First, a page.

Tuesday, 10 April 2012

Behind the Beautiful Forevers

Everybody in Annawadi talks like this-
oh, I will make my child a doctor, a lawyer,
and he will make us rich. It's vanity, nothing more.
Your little boat goes west and you congratulate 
yourself, "What a navigator I am!" And then the
wind blows you east.
- Abdul's Father, Karam Husain

Dear members,

How are you enjoying "Behind the Beautiful Forevers?" One thing is for sure: there will be a very interesting discussion to look forward to in our upcoming meeting.

I happened to come across a great interview in which Book Browse provides an in-depth interview with author Katherine Boo about her book. To read this insightful interview, visit their website.

(Photo from Denver Post)

Recommendation Round:
Lauren had recently shared with us this really interesting clip about how books are made:

Watching this makes me realize that the process itself, is beautiful.

Take care!

1 comment:

  1. Annawadi is a slum that blossoms in a few short years out of the tons of trash produced by the Mumbai international airport and its luxury hotels. Seen by the government as so many weeds to be uprooted, by politicians as objects to be exploited, by the police as a bottomless font for graft and bribes, Annawadi's 3000 residents have learned to survive on little more than rats, waste water, and the scavenging and sorting of what India's new rich are stupid enough to toss away.

    Each individual here clings fast to his or her own microscopic dream. We meet one-legged Fatima, who longs to be loved and desired despite her disability; Abdul the garbage entrepreneur; Asha, a rising star in slum politics who aligns herself with the ultra-nationalist Hindu party; her daughter Manju, who studies to become the slum's first female college graduate; Manju's best friend Meena, destined to be sold off by her abusive family as a teenage bride; Kalu, part homeless orphan, part Bollywood star; and many others.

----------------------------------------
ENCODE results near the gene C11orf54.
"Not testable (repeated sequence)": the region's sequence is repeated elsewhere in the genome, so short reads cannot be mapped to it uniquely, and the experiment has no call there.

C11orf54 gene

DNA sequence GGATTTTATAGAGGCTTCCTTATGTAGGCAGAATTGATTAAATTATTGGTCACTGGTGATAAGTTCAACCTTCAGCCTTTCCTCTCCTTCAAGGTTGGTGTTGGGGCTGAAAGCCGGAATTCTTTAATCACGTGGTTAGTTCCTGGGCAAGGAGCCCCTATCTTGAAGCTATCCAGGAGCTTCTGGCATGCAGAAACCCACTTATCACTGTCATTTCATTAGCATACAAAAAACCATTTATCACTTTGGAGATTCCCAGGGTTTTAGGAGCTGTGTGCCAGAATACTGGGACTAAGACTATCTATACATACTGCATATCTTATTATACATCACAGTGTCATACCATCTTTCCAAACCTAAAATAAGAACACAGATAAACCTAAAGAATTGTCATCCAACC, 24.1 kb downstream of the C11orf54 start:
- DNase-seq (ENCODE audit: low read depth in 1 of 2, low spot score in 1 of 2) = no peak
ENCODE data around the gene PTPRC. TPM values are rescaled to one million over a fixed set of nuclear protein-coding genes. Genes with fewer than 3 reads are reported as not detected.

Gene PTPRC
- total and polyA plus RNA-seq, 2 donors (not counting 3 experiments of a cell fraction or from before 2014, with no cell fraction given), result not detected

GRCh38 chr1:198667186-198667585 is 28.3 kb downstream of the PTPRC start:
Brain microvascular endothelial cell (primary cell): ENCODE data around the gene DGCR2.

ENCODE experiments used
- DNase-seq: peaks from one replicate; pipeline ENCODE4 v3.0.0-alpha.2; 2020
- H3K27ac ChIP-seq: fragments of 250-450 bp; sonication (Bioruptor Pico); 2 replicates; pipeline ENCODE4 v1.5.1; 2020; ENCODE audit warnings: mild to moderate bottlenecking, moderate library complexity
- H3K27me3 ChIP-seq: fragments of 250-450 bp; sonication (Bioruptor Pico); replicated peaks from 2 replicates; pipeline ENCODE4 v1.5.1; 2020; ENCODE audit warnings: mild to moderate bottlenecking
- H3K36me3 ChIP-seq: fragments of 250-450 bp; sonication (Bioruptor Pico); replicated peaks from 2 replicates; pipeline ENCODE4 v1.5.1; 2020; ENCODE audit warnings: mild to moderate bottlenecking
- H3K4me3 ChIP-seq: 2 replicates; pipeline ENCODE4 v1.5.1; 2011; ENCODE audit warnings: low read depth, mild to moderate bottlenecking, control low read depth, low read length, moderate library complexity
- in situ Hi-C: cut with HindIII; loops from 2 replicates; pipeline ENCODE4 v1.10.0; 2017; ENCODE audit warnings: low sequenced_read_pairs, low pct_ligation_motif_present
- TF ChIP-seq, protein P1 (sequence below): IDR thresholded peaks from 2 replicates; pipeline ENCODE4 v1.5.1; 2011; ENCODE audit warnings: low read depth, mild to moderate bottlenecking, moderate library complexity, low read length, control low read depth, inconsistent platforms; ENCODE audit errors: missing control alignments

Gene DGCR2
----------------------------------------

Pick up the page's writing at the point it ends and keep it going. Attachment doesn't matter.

These are real people who with their out-sized personalities and extraordinary histories seem plucked from a Dickens novel and transported across the world and 150 years into the future. The wide and deep capitalist exploitation that Karl Marx, a contemporary of Charles Dickens, witnessed while living in newly industrialized England is alive and well today. At the same time, economic growth provides the one great hope for these Indian slum-dwellers: Freedom from the old caste system, from the tyranny of starvation and of the miserable villages they left behind to flee to Mumbai, 500000 souls every day.


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